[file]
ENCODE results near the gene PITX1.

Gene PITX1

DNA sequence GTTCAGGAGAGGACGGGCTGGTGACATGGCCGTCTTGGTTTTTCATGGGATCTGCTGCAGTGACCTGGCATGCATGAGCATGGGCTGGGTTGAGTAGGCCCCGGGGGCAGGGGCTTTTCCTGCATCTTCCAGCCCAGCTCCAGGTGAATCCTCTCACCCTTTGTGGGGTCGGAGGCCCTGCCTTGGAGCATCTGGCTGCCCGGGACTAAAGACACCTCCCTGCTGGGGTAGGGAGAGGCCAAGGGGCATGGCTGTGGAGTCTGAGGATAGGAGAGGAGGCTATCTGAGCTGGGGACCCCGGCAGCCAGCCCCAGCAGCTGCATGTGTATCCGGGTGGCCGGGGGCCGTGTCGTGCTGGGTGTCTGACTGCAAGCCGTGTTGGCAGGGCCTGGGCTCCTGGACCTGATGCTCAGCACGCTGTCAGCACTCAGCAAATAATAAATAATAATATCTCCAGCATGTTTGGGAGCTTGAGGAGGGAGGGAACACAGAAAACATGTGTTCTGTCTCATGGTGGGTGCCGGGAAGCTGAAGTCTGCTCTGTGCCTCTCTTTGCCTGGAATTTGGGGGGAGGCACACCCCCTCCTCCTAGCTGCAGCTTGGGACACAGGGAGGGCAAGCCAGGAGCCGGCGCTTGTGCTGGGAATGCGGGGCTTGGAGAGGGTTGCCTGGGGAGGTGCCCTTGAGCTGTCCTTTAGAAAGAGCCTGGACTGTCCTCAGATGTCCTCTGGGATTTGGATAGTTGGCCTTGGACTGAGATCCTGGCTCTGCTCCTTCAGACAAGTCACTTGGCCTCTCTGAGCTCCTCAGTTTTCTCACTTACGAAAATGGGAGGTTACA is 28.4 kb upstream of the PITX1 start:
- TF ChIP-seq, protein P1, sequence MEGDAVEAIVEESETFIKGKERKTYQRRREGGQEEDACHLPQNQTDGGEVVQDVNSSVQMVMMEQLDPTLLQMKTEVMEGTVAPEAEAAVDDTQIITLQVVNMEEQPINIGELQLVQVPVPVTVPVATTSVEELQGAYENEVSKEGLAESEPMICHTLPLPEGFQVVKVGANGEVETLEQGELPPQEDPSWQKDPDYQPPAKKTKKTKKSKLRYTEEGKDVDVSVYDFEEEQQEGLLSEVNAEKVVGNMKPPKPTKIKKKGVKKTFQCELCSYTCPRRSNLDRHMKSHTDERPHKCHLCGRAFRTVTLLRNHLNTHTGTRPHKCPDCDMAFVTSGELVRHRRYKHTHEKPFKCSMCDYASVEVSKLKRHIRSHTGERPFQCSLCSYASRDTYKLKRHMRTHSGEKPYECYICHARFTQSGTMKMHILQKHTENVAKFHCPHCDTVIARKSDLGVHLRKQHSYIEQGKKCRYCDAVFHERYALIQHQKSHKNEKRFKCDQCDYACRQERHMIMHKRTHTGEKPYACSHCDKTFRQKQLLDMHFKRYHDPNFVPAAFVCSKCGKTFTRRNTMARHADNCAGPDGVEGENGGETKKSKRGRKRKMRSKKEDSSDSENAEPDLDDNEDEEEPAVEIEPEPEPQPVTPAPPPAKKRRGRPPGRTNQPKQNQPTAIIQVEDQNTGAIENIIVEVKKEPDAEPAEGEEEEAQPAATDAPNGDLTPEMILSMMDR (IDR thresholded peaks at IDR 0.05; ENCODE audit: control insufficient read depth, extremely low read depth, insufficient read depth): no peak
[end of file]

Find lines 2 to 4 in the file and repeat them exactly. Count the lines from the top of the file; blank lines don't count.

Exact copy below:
Gene PITX1

DNA sequence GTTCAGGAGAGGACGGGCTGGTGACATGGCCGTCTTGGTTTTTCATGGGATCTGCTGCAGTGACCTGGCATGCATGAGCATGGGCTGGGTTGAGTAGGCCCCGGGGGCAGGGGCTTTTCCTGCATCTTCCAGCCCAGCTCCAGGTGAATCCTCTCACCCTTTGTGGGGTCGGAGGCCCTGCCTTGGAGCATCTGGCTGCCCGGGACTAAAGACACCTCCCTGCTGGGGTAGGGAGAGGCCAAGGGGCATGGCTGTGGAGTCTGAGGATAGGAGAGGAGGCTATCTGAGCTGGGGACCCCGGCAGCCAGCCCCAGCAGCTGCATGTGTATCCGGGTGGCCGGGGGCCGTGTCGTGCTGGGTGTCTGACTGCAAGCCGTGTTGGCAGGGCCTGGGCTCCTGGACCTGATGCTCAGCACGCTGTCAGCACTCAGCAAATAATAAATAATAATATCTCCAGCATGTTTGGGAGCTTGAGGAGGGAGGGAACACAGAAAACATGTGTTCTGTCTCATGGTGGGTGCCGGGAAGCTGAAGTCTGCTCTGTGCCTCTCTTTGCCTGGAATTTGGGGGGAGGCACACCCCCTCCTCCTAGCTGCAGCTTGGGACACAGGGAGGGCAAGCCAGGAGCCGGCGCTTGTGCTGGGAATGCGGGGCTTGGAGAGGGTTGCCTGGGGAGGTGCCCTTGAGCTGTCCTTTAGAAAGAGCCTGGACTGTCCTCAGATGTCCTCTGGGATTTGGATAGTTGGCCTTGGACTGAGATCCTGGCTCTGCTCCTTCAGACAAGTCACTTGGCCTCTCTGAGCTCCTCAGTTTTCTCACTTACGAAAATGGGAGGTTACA is 28.4 kb upstream of the PITX1 start:
- TF ChIP-seq, protein P1, sequence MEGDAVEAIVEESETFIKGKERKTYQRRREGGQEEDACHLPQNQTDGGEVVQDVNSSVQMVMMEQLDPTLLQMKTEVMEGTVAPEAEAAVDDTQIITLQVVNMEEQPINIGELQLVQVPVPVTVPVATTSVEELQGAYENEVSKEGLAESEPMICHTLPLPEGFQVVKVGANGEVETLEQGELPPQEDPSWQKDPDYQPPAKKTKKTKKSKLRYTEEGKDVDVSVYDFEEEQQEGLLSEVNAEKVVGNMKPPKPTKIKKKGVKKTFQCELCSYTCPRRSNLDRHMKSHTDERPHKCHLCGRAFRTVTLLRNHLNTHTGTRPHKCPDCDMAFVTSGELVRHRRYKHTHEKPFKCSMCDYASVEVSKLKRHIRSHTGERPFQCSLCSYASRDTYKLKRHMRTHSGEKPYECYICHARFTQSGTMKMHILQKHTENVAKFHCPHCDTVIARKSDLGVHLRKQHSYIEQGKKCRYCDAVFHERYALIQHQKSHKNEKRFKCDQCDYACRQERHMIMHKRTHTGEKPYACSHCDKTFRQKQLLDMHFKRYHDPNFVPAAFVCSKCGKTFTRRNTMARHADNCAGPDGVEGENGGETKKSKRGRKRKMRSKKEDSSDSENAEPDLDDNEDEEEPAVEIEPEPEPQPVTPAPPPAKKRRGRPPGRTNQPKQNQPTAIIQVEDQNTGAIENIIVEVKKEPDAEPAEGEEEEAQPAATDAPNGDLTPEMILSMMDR (IDR thresholded peaks at IDR 0.05; ENCODE audit: control insufficient read depth, extremely low read depth, insufficient read depth): no peak